In the wake of Hurricane Katrina, insurers have warned about the flood risk in the Thames Gateway

Flood experts are urging the government to consider ways to protect the Thames Gateway in the wake of the New Orleans disaster.

The Association of British Insurers is lobbying London’s authorities to reduce building on brownfield land to prevent the capital suffering from catastrophic flooding. Other experts say no ground-level accommodation should be built.

The ABI wants local authorities to consider building on greenfield land after a government study last year showed that flood risk could only be effectively reduced by developing sites that have a lower risk of flooding.

In a submission to the London Assembly on Monday, the ABI said: “The ABI supports a policy to develop on appropriate brownfield sites, but this must be balanced against other considerations, including the impact on flood risk. Because many brownfield sites are in the flood plain, their redevelopment could substantially increase the risk.”

The ABI has suggested that vacant banks of low-quality greenfield land could be developed instead of building in high-risk areas. It has floated the idea of a “land swap” to prevent overbuilding on the brownfield land that is needed to act as a natural flood plain where water could be directed in a major flood.

Dr Sebastian Catovsky, head of the ABI’s natural perils department, agreed that the Thames Gateway was highly susceptible to flooding.

He said: “Ninety-one per cent of the new housing in east London would be in the flood plain. In north Kent, 65% is in the flood plains, in Kent Thameside 45% and in Essex 35%.

“The probability of such an event is lower but if it happened it could have just as serious effects as New Orleans. The chance of it happening is once in a 1000 years, but if it did it could flood as suddenly, or even more suddenly. Thamesmead, for example, is 3 m below sea level.”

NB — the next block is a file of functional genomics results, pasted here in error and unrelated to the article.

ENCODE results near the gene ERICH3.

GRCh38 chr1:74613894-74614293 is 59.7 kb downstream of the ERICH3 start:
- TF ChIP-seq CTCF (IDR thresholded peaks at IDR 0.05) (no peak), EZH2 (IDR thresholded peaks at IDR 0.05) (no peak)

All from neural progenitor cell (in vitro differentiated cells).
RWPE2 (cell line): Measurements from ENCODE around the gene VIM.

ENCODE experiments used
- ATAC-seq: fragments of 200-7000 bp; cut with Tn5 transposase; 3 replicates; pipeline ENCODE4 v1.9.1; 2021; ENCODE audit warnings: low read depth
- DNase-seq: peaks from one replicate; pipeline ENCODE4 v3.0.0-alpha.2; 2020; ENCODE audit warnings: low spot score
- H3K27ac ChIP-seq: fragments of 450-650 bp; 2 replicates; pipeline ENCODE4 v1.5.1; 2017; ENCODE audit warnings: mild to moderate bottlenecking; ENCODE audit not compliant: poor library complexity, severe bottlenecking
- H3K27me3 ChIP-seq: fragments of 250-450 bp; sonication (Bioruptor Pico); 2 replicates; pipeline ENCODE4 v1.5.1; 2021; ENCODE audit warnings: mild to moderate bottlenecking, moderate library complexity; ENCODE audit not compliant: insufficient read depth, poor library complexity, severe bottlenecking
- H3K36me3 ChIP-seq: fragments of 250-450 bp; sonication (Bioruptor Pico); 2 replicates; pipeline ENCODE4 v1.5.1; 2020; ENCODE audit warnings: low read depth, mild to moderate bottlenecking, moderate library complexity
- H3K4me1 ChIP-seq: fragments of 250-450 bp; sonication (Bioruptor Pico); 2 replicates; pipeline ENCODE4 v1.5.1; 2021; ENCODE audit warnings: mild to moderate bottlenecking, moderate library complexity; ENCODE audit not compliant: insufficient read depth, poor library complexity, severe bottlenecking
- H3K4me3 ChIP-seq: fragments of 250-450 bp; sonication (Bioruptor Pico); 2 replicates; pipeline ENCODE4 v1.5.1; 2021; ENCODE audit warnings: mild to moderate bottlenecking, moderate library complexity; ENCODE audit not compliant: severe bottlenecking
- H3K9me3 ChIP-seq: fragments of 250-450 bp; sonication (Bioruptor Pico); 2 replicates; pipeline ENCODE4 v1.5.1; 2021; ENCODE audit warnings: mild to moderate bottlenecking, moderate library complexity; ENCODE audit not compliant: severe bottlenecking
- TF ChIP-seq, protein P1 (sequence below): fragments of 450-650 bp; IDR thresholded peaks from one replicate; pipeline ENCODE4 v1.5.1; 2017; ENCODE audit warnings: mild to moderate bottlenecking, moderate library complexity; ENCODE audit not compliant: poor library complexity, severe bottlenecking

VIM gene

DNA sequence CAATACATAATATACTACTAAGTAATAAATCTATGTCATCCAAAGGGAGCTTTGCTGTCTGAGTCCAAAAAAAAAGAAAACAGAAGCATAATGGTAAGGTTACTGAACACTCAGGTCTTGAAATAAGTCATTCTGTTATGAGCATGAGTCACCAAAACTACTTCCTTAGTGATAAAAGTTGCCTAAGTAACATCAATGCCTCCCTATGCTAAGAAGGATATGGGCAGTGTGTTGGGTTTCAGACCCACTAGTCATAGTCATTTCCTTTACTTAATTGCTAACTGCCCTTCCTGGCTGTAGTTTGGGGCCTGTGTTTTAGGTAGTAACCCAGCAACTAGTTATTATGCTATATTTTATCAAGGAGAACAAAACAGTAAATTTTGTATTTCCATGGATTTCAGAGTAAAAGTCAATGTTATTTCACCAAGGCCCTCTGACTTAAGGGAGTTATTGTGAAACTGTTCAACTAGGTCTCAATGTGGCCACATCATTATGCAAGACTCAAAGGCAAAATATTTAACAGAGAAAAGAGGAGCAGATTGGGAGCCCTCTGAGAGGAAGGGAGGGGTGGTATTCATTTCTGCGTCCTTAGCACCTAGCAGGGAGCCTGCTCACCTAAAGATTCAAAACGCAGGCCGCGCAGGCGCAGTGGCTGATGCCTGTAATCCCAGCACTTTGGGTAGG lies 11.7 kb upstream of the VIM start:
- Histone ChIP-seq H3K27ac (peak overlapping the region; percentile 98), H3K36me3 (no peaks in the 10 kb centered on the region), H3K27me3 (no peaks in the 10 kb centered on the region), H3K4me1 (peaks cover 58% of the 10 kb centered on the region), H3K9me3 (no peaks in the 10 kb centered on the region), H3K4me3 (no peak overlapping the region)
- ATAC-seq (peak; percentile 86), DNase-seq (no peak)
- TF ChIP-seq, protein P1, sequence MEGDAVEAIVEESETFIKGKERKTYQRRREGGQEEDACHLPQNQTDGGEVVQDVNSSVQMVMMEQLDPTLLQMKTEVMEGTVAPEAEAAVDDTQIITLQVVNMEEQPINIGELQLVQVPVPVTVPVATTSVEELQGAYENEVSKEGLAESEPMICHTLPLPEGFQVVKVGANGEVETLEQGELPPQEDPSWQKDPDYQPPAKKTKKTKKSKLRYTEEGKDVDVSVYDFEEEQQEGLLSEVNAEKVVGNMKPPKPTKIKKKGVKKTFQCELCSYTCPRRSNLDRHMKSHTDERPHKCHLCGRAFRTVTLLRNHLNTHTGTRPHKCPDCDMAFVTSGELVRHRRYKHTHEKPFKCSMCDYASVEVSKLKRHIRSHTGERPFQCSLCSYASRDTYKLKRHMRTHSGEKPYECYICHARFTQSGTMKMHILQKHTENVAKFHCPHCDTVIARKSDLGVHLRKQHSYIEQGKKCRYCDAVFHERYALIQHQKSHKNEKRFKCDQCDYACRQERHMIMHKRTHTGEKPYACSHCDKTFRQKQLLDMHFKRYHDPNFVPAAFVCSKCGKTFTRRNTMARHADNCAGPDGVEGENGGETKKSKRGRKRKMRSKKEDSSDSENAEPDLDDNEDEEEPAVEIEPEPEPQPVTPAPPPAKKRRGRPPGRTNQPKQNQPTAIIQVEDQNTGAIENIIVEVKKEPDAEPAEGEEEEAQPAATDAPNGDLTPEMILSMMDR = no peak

Any major flooding in the Thames flood plain could cause between £40bn and £50bn of damage, with addional disruption costs put at 30-50% of that figure.

Roland Grzybek, flood risk expert at engineer Halcrow, said the flood risk in the Gateway could be countered by not using the lower floors of buildings for housing.

He said: “The house types for rebuilding New Orleans will need to be specifically designed to cope with flood events. In the Thames Gateway planners are looking at schemes in which the lower two floors would not be used for accommodation, and this will almost certainly be considered in New Orleans.”

However, he added that problems could arise with this in the USA because, although most property would be condemned, some properties would not be demolished completely. This contrasts with the situation in the Thames Gateway, where developments are being constructed from scratch.

Despite the potential problems, Grzybek said the UK was better prepared for flooding even in risk areas, as it had better flood risk management procedures in place than the USA. He said: “In the USA it is difficult to understand who is responsible for planning flood-plain developments and who is responsible for responding to events like New Orleans.

“Nobody knows whether it is in the remit of the federal, state or local government. The USA will need to reappraise, as we did five or six years ago.”

The eventual bill of the recovery and reconstruction operation in New Orleans is expected to run to £25bn. Among firms involved in the city, engineer Parsons Brinckerhoff has been contracted by the Federal Emergency Management Agency to work on the reconstruction. Kellogg Brown & Root is assessing the city’s infrastructure and pumps under a contract it has with the US Naval Facilities Engineering Command.